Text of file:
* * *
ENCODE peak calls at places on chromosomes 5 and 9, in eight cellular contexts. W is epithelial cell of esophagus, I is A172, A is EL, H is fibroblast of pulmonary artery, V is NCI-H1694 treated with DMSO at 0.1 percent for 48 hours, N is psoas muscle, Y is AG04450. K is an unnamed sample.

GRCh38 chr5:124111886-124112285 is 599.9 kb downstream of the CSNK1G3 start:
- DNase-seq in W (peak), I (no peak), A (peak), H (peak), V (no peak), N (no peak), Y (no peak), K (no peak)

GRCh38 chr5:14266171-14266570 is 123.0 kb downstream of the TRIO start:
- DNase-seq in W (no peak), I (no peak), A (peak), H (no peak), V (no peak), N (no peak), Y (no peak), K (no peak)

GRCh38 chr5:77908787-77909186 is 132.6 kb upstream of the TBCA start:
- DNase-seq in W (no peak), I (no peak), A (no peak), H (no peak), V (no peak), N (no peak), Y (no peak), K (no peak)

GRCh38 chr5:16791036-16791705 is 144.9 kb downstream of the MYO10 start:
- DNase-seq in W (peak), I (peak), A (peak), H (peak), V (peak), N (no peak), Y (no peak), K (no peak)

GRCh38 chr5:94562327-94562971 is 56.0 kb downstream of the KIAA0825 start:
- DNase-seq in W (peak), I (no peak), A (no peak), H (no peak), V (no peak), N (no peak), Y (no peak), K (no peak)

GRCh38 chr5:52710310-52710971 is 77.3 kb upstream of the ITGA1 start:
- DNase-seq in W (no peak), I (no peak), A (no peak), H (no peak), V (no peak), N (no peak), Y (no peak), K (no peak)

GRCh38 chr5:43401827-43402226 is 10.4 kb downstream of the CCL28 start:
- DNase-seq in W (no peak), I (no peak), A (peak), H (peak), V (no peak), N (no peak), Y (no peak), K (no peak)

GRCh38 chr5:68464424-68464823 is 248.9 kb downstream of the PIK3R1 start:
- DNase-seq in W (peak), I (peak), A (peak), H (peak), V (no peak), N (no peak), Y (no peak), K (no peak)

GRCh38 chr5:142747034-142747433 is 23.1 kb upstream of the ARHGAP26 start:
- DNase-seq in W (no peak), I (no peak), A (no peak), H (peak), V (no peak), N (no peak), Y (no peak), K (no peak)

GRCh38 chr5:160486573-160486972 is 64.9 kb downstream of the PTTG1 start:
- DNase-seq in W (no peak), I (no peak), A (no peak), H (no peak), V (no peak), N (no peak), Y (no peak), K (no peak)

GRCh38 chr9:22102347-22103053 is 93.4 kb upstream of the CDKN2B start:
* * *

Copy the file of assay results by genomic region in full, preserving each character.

ENCODE peak calls at places on chromosomes 5 and 9, in eight cellular contexts. W is epithelial cell of esophagus, I is A172, A is EL, H is fibroblast of pulmonary artery, V is NCI-H1694 treated with DMSO at 0.1 percent for 48 hours, N is psoas muscle, Y is AG04450. K is an unnamed sample.

GRCh38 chr5:124111886-124112285 is 599.9 kb downstream of the CSNK1G3 start:
- DNase-seq in W (peak), I (no peak), A (peak), H (peak), V (no peak), N (no peak), Y (no peak), K (no peak)

GRCh38 chr5:14266171-14266570 is 123.0 kb downstream of the TRIO start:
- DNase-seq in W (no peak), I (no peak), A (peak), H (no peak), V (no peak), N (no peak), Y (no peak), K (no peak)

GRCh38 chr5:77908787-77909186 is 132.6 kb upstream of the TBCA start:
- DNase-seq in W (no peak), I (no peak), A (no peak), H (no peak), V (no peak), N (no peak), Y (no peak), K (no peak)

GRCh38 chr5:16791036-16791705 is 144.9 kb downstream of the MYO10 start:
- DNase-seq in W (peak), I (peak), A (peak), H (peak), V (peak), N (no peak), Y (no peak), K (no peak)

GRCh38 chr5:94562327-94562971 is 56.0 kb downstream of the KIAA0825 start:
- DNase-seq in W (peak), I (no peak), A (no peak), H (no peak), V (no peak), N (no peak), Y (no peak), K (no peak)

GRCh38 chr5:52710310-52710971 is 77.3 kb upstream of the ITGA1 start:
- DNase-seq in W (no peak), I (no peak), A (no peak), H (no peak), V (no peak), N (no peak), Y (no peak), K (no peak)

GRCh38 chr5:43401827-43402226 is 10.4 kb downstream of the CCL28 start:
- DNase-seq in W (no peak), I (no peak), A (peak), H (peak), V (no peak), N (no peak), Y (no peak), K (no peak)

GRCh38 chr5:68464424-68464823 is 248.9 kb downstream of the PIK3R1 start:
- DNase-seq in W (peak), I (peak), A (peak), H (peak), V (no peak), N (no peak), Y (no peak), K (no peak)

GRCh38 chr5:142747034-142747433 is 23.1 kb upstream of the ARHGAP26 start:
- DNase-seq in W (no peak), I (no peak), A (no peak), H (peak), V (no peak), N (no peak), Y (no peak), K (no peak)

GRCh38 chr5:160486573-160486972 is 64.9 kb downstream of the PTTG1 start:
- DNase-seq in W (no peak), I (no peak), A (no peak), H (no peak), V (no peak), N (no peak), Y (no peak), K (no peak)

GRCh38 chr9:22102347-22103053 is 93.4 kb upstream of the CDKN2B start: